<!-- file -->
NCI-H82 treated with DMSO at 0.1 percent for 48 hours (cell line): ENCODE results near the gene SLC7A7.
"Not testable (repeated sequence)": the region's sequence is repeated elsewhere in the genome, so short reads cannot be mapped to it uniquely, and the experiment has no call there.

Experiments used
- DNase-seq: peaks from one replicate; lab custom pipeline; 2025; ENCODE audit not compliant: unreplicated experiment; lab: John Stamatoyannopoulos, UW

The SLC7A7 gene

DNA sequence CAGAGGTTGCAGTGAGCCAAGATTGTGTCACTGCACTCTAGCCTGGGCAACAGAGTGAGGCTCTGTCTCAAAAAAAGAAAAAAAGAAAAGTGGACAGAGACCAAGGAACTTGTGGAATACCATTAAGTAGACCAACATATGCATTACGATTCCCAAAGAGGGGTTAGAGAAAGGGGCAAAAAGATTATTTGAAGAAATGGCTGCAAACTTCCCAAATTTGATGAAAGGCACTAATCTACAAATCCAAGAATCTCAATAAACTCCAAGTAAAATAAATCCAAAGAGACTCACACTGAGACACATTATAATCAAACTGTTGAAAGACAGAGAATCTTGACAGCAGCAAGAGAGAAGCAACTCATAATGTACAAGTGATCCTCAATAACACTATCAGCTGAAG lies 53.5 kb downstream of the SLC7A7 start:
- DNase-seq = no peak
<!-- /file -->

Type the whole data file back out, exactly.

NCI-H82 treated with DMSO at 0.1 percent for 48 hours (cell line): ENCODE results near the gene SLC7A7.
"Not testable (repeated sequence)": the region's sequence is repeated elsewhere in the genome, so short reads cannot be mapped to it uniquely, and the experiment has no call there.

Experiments used
- DNase-seq: peaks from one replicate; lab custom pipeline; 2025; ENCODE audit not compliant: unreplicated experiment; lab: John Stamatoyannopoulos, UW

The SLC7A7 gene

DNA sequence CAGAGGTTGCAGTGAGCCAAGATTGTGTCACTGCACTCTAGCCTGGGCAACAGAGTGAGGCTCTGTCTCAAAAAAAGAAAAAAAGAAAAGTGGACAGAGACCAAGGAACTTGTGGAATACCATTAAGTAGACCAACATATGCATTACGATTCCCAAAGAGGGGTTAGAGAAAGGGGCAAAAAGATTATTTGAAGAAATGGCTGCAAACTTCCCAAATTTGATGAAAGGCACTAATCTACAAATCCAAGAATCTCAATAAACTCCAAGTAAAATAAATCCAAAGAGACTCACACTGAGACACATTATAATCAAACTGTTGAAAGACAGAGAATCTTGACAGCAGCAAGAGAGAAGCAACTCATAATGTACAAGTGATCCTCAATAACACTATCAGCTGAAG lies 53.5 kb downstream of the SLC7A7 start:
- DNase-seq = no peak